The following quote appears after the first few pages of Agatha Christie’s first Poirot mystery – The Mysterious Affair at Styles:
“………………….., owing to the general ignorance of the more uncommon poisons among the medical profession, there were probably countless cases of poisons quite unsuspected.”
I was reading some material on Sunanda Pushkar – Shashi Tharoor’s wife, who was found dead two years ago to the day. No one yet knows what killed her (media reports the incident as if they know who killed her but they would not tell their readers or viewers!). The only conclusion they could draw so far is that it was not a natural death. So, it was plain murder and poison is suspected. Agatha Christie wrote her first Poirot mystery in 1916 and at the time, there might have been poisons as yet uncommon. But this is 2016 and science has made such serious strides that it is unbelievable that the substance which caused Sunanda Pushkar’s death remains elusive even to the Federal Bureau of Investigation. Due to the high-profile nature of the victim and her family, it will in all probability be hushed up and consigned to the flames of history as an unsolved crime!
While on the topic of death by poison, I found some curious other cases. Take a look at this one: In 1966, a lady named Janie Lou Gibbs was bereaved when her husband suddenly passed away. A few months later, her second and youngest sons also passed away in strange circumstances. In 1967, her eldest son as well as only grandson (who was just a month old) died weeks apart from each other. The authorities became suspicious and on investigation found that Janie had poisoned all of the victims with rat poison apparently to collect $31,000 in life insurance claims. Janie was labeled insane and was eventually convicted of her crimes.
That one is horrific but luckily solved! There are a couple of unsolved ones that sends chills down your spine! Jane Stanford, one of the co-founders of the famed Stanford University, was the subject of one of those. In 1905, she vomited after drinking water at her home. When analyzed, the water was said to contain strychnine, a deadly poison. A month later, while on a trip to Hawaii, she complained of a stomach bug and asked her assistant to prepare some bicarbonate of soda. After drinking the soda, she started behaving strangely and suffered spasms before succumbing to death. Strychnine was found both in her body as well as the soda which she had consumed. However, some higher-ups in the University contested the poisoning claim and the death was not investigated. This remains an unsolved mystery even to this day.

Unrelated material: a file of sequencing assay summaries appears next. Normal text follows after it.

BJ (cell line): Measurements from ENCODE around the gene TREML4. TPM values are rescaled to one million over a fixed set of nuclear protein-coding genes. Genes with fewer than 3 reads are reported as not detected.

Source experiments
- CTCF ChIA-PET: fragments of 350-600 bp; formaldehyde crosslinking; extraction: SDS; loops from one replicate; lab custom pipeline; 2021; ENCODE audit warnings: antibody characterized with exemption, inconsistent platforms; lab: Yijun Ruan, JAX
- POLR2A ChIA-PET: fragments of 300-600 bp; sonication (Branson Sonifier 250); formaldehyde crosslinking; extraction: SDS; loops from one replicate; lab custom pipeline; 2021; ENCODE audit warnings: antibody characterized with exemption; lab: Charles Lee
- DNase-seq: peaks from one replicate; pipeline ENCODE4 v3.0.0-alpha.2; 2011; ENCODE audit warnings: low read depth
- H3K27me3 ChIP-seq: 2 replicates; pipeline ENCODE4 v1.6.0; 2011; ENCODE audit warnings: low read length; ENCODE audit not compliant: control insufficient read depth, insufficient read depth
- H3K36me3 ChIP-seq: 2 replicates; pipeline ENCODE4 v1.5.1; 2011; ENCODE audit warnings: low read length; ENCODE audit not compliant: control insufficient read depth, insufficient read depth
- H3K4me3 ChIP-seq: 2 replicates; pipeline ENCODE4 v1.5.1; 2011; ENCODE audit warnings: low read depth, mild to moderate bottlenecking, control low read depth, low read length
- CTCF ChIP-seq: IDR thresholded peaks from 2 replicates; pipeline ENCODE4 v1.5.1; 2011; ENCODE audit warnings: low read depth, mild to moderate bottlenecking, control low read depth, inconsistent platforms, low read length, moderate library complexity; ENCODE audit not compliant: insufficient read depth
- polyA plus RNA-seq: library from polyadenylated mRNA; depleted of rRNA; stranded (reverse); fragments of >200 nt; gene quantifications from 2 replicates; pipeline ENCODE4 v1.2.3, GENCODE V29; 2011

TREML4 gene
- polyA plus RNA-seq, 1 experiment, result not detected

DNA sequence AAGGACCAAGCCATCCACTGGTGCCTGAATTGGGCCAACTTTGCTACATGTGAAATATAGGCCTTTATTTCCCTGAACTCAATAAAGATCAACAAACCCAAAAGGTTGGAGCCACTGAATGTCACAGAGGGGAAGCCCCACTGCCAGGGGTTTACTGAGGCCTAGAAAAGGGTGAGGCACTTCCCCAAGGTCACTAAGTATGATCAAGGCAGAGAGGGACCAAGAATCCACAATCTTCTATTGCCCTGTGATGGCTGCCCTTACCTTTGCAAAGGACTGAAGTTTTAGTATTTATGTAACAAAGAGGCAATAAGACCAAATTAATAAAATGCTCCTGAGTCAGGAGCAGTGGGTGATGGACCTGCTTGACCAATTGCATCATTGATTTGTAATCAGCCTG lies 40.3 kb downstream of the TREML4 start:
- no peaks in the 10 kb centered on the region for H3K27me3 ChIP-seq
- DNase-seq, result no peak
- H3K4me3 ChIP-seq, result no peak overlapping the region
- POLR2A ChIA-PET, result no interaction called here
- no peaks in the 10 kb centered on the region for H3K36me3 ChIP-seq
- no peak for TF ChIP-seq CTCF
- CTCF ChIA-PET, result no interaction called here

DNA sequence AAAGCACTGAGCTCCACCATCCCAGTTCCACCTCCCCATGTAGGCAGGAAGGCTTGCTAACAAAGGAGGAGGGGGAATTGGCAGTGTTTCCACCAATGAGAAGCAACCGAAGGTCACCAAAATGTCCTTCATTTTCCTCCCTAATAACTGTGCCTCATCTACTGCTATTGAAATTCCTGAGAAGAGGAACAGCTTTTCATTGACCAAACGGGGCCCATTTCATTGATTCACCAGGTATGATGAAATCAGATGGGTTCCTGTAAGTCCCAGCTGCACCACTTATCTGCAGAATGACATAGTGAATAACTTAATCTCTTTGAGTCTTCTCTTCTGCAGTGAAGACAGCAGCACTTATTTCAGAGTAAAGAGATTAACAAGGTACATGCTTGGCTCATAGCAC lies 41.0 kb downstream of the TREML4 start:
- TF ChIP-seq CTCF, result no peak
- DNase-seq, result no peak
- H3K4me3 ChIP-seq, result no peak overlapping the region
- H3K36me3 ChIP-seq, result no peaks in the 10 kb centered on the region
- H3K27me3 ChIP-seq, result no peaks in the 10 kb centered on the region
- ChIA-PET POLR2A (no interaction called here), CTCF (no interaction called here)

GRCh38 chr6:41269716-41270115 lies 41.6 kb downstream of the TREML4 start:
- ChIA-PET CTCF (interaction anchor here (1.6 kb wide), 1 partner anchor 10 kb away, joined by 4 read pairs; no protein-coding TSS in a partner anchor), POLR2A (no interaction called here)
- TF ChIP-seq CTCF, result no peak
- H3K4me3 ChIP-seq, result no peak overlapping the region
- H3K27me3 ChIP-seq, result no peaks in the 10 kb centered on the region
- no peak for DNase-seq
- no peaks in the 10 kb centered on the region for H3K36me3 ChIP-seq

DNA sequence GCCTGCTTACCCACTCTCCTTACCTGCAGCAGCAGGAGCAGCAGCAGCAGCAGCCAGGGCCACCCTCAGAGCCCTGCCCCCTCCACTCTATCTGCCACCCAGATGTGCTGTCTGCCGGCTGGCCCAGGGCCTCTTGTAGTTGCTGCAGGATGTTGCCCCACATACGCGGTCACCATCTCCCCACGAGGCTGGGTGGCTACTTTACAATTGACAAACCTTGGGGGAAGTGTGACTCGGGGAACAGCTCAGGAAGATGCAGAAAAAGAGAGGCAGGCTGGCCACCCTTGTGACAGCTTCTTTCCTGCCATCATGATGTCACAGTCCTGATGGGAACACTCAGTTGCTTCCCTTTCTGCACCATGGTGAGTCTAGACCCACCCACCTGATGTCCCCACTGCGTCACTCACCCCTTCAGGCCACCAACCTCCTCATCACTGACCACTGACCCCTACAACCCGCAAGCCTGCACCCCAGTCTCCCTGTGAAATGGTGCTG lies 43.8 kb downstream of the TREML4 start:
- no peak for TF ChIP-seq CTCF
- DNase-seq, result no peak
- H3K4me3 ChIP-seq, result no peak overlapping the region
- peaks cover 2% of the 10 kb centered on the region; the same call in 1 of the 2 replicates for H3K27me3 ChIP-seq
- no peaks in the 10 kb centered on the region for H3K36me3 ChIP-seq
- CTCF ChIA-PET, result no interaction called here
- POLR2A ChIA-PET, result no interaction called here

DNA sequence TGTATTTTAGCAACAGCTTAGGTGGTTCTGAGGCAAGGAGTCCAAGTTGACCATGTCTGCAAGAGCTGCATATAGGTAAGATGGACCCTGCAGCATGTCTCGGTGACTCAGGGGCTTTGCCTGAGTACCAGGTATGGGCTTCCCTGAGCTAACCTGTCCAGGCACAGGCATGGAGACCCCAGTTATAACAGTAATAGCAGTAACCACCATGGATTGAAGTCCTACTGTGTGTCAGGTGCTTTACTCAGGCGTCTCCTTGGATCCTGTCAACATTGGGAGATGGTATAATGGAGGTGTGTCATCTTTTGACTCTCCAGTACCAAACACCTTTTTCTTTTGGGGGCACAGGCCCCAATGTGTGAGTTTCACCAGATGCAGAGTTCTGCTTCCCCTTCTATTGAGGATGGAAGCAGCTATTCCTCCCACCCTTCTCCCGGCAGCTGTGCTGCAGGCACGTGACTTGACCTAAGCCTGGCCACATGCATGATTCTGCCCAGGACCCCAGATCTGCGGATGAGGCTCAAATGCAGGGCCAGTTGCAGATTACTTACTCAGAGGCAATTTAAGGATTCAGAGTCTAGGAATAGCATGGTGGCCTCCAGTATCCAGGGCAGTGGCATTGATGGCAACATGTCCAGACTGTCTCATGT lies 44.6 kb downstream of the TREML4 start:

The second incident occurred in 1948 in Japan. A man identifying himself as Dr. Yamaguchi Jiro appeared in a local branch of a bank and gave the employees a pill to combat a recent dysentery epidemic. All 16 employees of the bank consumed the pill and were immediately disabled. The man stole 160,000 yen from the bank and made his exit. Apparently, the employees were poisoned and 12 out of the 16 died as a result. Investigation revealed that the name the poisoner had used was fake. Their suspicions turned to another person called Sadamichi Hirasawa who had suddenly become rich. Hirasawa was subjected to intense torture by the police and confessed to the crime. However, to this day there is no clear evidence that he did anything of the sort and his family believes he confessed under duress. Many in Japan still believe that the culprit was somebody else; it has not been found out who or the name of the poison that was given to the bank employees!
Well, these are truly shocking incidents and there might be many such murders by poison hidden among the several deaths that have happened unnaturally and suddenly. I really hope that Sunanda Pushkar’s death does not go unsolved and the police will identify and arrest and the courts will punish whoever committed the heinous crime. I also hope the name of the poison which took her life would be revealed. But this is India, and you never know. And yet, the hope remains. How I wish there was a Sherlock Holmes or a Hercule Poirot or a Byomkesh Bakshi to solve this!